By Javed Nabi | 15 April 2017 10:35:31India’s booming fish industry has brought new challenges for fishers and fishermen alike.
The world’s biggest catch of mackerel has surged in popularity and now attracts around 10 million visitors annually, making it one of the world’s most sought-after delicacies.
But this year, as the world braces for an unprecedented surge in the global appetite for mackerell, it’s also become one of India’s most notorious fish restaurants.
The fish on offer is farmed in open fields, often in poor conditions, under the watchful eyes of farmers who often do not know where the fish comes from.
It’s also a highly prized delicacy in the south, with many fishermen from the north-east of India and Bangladesh demanding the mackellas for their meals.
The Indian government is struggling to control the soaring fish population, but some have found creative solutions to fight the over-fishing.
They have taken to selling mackellyas as “fish sticks” and selling them at fairs and festivals across the country.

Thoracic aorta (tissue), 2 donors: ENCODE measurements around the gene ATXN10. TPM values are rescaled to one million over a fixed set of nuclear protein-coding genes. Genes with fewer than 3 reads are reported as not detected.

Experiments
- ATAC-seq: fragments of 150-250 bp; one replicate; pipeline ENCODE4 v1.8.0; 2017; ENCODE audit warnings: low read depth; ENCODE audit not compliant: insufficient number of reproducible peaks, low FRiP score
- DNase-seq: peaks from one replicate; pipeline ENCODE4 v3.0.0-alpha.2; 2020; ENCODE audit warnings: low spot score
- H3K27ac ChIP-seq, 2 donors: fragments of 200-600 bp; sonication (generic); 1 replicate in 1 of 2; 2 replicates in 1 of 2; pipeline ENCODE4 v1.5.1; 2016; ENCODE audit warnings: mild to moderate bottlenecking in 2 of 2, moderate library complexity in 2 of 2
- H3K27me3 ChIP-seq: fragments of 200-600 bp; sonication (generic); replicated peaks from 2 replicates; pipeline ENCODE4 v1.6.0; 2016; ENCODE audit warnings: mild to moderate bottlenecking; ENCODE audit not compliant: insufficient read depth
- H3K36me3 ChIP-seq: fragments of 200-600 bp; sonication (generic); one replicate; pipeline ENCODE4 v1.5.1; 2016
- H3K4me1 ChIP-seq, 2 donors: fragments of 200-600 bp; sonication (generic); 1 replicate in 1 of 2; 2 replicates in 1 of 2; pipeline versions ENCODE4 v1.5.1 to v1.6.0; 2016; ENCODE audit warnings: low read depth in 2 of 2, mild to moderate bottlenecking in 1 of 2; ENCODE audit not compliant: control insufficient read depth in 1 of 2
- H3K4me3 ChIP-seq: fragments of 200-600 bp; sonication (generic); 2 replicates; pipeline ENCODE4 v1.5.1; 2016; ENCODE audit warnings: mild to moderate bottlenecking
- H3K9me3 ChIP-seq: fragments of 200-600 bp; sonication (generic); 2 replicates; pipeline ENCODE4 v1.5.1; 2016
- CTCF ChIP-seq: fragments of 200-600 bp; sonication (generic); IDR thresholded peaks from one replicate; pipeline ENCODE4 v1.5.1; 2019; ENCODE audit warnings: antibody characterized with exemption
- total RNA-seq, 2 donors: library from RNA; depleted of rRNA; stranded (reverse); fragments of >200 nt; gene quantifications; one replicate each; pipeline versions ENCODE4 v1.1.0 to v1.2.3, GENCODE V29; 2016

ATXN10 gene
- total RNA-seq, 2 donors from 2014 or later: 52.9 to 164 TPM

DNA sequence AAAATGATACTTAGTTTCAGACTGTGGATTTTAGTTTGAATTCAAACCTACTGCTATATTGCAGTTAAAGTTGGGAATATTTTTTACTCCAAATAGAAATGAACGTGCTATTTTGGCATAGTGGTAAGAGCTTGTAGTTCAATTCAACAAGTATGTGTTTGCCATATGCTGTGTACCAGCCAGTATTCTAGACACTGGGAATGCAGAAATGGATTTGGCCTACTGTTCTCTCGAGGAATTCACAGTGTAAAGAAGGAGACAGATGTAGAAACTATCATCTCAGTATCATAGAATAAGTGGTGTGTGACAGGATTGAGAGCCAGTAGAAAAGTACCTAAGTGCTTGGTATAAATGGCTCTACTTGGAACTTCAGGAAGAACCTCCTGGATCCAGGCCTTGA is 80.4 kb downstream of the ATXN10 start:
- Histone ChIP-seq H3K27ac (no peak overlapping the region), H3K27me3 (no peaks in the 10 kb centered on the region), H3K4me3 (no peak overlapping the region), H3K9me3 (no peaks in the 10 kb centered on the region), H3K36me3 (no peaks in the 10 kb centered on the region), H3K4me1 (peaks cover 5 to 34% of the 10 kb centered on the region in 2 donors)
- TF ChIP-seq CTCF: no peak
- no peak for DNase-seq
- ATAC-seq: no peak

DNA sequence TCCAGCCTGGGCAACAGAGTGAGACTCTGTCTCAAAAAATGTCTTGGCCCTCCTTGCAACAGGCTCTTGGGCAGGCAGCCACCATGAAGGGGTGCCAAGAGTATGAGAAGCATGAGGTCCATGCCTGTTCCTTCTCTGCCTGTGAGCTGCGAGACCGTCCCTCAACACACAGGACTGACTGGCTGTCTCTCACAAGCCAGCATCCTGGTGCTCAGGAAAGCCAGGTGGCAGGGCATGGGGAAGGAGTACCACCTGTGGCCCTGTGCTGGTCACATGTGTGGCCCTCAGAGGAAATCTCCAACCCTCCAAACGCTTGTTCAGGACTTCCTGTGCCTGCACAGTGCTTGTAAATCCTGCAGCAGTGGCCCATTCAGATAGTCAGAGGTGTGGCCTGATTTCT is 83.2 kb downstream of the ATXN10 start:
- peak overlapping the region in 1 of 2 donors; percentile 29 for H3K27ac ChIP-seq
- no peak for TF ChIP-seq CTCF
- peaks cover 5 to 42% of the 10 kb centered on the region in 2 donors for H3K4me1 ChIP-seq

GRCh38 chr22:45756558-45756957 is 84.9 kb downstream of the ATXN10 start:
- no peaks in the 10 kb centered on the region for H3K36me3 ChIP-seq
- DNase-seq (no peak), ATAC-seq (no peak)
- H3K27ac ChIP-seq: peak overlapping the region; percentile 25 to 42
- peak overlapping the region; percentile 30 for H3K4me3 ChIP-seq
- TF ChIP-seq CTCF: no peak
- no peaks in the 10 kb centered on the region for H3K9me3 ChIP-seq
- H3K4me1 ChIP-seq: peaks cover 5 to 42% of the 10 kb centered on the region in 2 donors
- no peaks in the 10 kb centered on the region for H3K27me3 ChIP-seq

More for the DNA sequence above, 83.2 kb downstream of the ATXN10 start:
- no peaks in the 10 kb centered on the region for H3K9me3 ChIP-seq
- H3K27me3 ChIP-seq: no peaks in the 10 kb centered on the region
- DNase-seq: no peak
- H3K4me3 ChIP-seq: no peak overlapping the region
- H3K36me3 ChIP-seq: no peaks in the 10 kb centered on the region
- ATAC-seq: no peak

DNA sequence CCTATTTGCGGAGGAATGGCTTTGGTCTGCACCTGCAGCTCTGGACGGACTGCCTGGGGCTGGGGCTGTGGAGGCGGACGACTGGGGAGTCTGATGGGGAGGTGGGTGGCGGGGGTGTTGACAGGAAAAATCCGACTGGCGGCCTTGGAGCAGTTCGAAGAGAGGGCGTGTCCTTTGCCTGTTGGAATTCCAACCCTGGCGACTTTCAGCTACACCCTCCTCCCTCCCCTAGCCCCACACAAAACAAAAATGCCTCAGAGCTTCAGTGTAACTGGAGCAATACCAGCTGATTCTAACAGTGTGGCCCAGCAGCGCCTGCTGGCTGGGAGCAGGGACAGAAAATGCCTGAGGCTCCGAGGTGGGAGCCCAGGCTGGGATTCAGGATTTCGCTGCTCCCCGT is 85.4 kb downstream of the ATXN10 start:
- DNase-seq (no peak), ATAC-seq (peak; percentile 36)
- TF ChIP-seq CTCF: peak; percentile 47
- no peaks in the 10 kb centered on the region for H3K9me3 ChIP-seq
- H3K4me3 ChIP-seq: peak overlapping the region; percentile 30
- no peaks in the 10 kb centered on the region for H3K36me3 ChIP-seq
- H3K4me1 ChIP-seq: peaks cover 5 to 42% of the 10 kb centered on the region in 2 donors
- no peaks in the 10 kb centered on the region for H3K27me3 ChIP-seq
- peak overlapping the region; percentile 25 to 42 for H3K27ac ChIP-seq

The market is also becoming a popular place for local people to get fish, and a new phenomenon has emerged: mackelling.
A fisherman from south Mumbai has come up with a way to make mackelled fish.
It involves using a plastic bag with a hook in the middle, and pulling it out from a field in the morning.
The fisherman then wraps it in a net and carries it to the market to sell at a local market.
The catch is then taken to the local market where the catch is sold at Rs 10-15 per kg, or a price comparable to mackels.
The catch, however, is still not very profitable.
The market does not have any fish to sell, and fishermen do not even have access to the area where the mackelings are made, says Shukla Sharma, a fisherman from the city of Kolkata.
Sharma is the director of the local Fish Fry Centre.
He sells mackellers to the public for Rs 30-40 a kilo, and has witnessed the phenomenon in action.
He and his colleagues in the centre are now trying to develop a system to sell mackelings for Rs 50-70 per kg at the market.
Sharka, who is also from Kolkatas family, is also trying to create a new market for mackelers.
The fishermen are also raising awareness about the need for a catch management system to ensure that mackelers are being properly managed, and are not being sold in a cruel way.
The government has already approved a plan to manage mackelerries in a way that minimises the overfishing of mackeled fish.
Shayam Singh, director of Fish Fry, believes that the system that has been implemented will work in the long run.
He is also aware that the fish market in the country will be one of a number of sectors to face pressure over mackeller production in the near future.